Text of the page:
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A walking, talking wonderland

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Ashwin Desai is Professor of Sociology at the University of Johannesburg and author of ‘Reverse Sweep: A Story of South African Cricket Since Apartheid’.

There is hostility on the streets. We have become ugly over the past 60 days. Separate development is back in vogue. Can eye contact or an elbow-wave spread Covid-19?

“It’s a great huge game of chess that’s being played—all over the world — if this is the world at all, you know…”
– Lewis Carroll, Through the Looking-Glass, And What Alice Found There.

Saturday, 23 May 2020. The rules were pretty clear. You could exercise outside between 6 and 9am. A quick beans bunny breakfast. Stepped on to the pavement and got a push-start with a fart. The air was crisp enough to pierce my face mask and run the nose. 

There is hostility on the streets. We have become ugly over the past 60 days. Separate development is back in vogue. Can eye contact or an elbow-wave spread Covid-19? I thought of Friedrich Nietzsche’s intimation that grimness threatens to consume the world: “A single joyless person is enough to create constant discouragement and cloudy skies for an entire household… Happiness is not nearly so contagious a disease.” 

But I was determined to infect as many people as possible with my viral enthusiasm as I went round and round blocks of concrete. And then round again. I was in one of those trances that you enter when Zol Aunty passes a spliff filled with Swazi Gold. 

A pigeon, mistaking my head for a port-a-loo, snatched me back. 8.50am. I went hararies. Damn. Even at a jog, it would take me 20 minutes to get to 8th street. 

I decided on that old Stalinist diktat; one step forward, two steps back. Through side streets, doubling back across parks and slipping between narrow alleyways was my game plan. 

Remember how Alice as the white pawn advances step by step to the 8th square to become Queen? Oh, how I needed to be Queen. Would it help if I was dressed as one? 

A whole new world was opening up to me. A pair of ducks waddled across the road. They stopped halfway and had a chat with a hadeda. An imperious heron was perched on a light pole, plotting its next land grab. Two giraffe-like trees were kissing, only for them to be rudely parted by a gust of wind. Before they reached out again as old lovers always do, shards of dark green and yellow light stole through the interlude.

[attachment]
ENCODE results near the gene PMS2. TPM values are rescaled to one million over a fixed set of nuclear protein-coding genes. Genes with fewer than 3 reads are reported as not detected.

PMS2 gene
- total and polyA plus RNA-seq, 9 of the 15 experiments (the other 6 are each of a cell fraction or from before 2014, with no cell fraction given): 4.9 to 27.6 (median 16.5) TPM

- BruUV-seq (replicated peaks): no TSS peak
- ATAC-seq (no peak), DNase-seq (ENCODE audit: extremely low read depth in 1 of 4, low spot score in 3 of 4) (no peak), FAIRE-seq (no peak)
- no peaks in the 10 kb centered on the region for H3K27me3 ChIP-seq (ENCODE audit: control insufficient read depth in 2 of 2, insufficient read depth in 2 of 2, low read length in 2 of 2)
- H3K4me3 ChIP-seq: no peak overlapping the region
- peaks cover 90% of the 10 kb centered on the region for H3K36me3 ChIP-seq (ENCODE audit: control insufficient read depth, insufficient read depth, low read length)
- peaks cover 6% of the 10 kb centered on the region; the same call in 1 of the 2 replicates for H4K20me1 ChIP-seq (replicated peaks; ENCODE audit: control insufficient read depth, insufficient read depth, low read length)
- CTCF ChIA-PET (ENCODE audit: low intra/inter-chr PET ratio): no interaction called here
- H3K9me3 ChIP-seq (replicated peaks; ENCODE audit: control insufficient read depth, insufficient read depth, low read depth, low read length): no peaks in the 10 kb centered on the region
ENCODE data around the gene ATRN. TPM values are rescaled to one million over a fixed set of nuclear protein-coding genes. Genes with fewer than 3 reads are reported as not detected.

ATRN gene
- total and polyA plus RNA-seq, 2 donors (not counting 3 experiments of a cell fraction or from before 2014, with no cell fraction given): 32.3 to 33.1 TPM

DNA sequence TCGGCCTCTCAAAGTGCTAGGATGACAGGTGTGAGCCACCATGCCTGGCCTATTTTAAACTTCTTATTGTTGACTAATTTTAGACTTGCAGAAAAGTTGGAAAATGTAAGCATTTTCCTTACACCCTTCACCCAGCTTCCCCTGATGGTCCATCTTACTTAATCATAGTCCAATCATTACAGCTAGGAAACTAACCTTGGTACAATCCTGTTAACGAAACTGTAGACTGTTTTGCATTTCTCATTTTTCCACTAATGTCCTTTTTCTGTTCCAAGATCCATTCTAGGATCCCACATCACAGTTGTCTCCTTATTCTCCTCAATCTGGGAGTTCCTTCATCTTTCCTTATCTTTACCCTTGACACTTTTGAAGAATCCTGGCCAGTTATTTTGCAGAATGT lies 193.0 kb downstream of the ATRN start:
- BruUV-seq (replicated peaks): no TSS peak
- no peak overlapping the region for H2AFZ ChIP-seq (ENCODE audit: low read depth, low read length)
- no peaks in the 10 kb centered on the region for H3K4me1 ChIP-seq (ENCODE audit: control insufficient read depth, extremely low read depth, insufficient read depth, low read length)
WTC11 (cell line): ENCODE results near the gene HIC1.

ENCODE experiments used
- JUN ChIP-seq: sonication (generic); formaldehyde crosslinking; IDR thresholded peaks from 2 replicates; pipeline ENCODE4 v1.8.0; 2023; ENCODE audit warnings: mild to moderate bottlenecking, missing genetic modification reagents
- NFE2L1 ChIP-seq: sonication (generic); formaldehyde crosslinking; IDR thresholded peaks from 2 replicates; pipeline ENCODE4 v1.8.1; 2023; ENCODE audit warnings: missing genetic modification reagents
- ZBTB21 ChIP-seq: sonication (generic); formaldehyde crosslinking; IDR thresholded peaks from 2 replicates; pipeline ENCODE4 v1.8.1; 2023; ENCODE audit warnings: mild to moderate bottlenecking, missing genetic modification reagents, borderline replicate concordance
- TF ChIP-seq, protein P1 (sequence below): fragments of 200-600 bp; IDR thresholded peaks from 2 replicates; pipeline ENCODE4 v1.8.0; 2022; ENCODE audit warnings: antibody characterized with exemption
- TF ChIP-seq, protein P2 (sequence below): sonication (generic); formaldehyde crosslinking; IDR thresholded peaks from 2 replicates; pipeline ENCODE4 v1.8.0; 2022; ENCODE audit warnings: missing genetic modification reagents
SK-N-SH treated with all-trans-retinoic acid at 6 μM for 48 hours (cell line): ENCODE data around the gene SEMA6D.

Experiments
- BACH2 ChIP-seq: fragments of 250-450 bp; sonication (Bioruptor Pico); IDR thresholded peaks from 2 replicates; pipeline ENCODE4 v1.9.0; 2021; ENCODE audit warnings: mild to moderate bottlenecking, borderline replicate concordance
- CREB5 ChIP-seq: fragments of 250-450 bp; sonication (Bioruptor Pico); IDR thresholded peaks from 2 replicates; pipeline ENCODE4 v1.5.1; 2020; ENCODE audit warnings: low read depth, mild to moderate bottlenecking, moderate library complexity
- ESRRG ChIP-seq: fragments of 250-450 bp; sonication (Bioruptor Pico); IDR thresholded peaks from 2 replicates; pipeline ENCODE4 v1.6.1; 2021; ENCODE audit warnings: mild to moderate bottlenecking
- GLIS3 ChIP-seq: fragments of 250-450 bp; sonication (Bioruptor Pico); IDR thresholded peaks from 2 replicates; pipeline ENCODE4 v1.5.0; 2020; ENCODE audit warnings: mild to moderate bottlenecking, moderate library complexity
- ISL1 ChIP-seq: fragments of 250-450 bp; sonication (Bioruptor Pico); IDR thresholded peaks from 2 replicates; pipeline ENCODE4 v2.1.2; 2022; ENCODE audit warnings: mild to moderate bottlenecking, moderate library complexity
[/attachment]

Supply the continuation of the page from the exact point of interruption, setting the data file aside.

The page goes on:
As I turned a corner to cross into the 4th square, the sun bent and threw a shadow. I slowed almost to a standstill and let it pass. On the ledge of a cottage, shocking pink bougainvillaeas rustled. The colours were starting to fade. So was mine. How dare they say hair dye is not an essential item! 

I said hi to a hibiscus. It stared back invitingly and I stroked it gently on its bum. It shyly unfurled. Inside, a bright red stamen came of age in a puff of pollen. A cell of aphids swirled in the bell of an orange lily. A rat scurried into the hedgerows. 

A pied-wagtail bent low and lightly brushed the pigeon poo as it dribbled. To think I had walked these paths for 20 years and never seen all this before. It was a wonderland of intimacy and intricacy.  

A pair of Crocs, size seven or eight ski-daggled downstream, only to get laced in a tangle of debris. 

The sun had softened as I came down an alleyway. A strelitzia lit up the way in a razzmatazz of purple and orange. Bird of Paradise. Everywhere. 

“The swift labouring insistence of insects…And the future waiting, latent in fragile cells: The last, terse verses of curled leaves hanging in the air- And the dry, tender arc of the fruitless branch.” (Ellen Hinsey).   

I was shaken from my reverie by whirring, swirling blue lights. A big white fedora was bobbing up and down. Could it be Bheki Cele? “Shoot to kill” crossed my mind. 

I made like Jigga Joe to the right for two blocks and then pirouetted to the left. A (c)rook masquerading as a knight. As I came on to the main thoroughfare, a monkey was perched on a fence, away from the pack. Physical distancing. He was strumming his midriff. Ol’ Blue Eyes was having a ball. Two. Yellow wildflowers gently poked their heads through the long grass. We are in Level 4, but Level 3 is approaching fast. Will they flower another day before their heads are cut off by the buzzing of electric shears? 

What mass murderers of beauty we are.  

On the balcony of a crumbling art deco Castle Cornered, a parrot screeched “Petal, petal”. I blushed. Pink. The parrot egged me on. Home. Poured myself a double sanitiser on the rocks. Like Alice, I didn’t “mind being a Pawn…though, of course, I should like to be a Queen, best”. I might be an old fruit bat, but for a day I would wear a crown. 

As it is told in Genesis 3, the first object, the fig leaf, made of the first tool, the needle, was motivated by the desire to cover our nakedness and so mask our shame. But we are a people without shame as we impose curfews, prevent inter-provincial networks and pour disinfectant to cover the smell of arrogance. 

Some Hawks might have turned into askaris. 

Still. The hibiscuses are blooming, the crows are circling, the clouds are hanging low, the breeze has caught up with the wind. The (pineapple) revolution is brewing. Intoxicating everything it touches.  

Flower Power. DM

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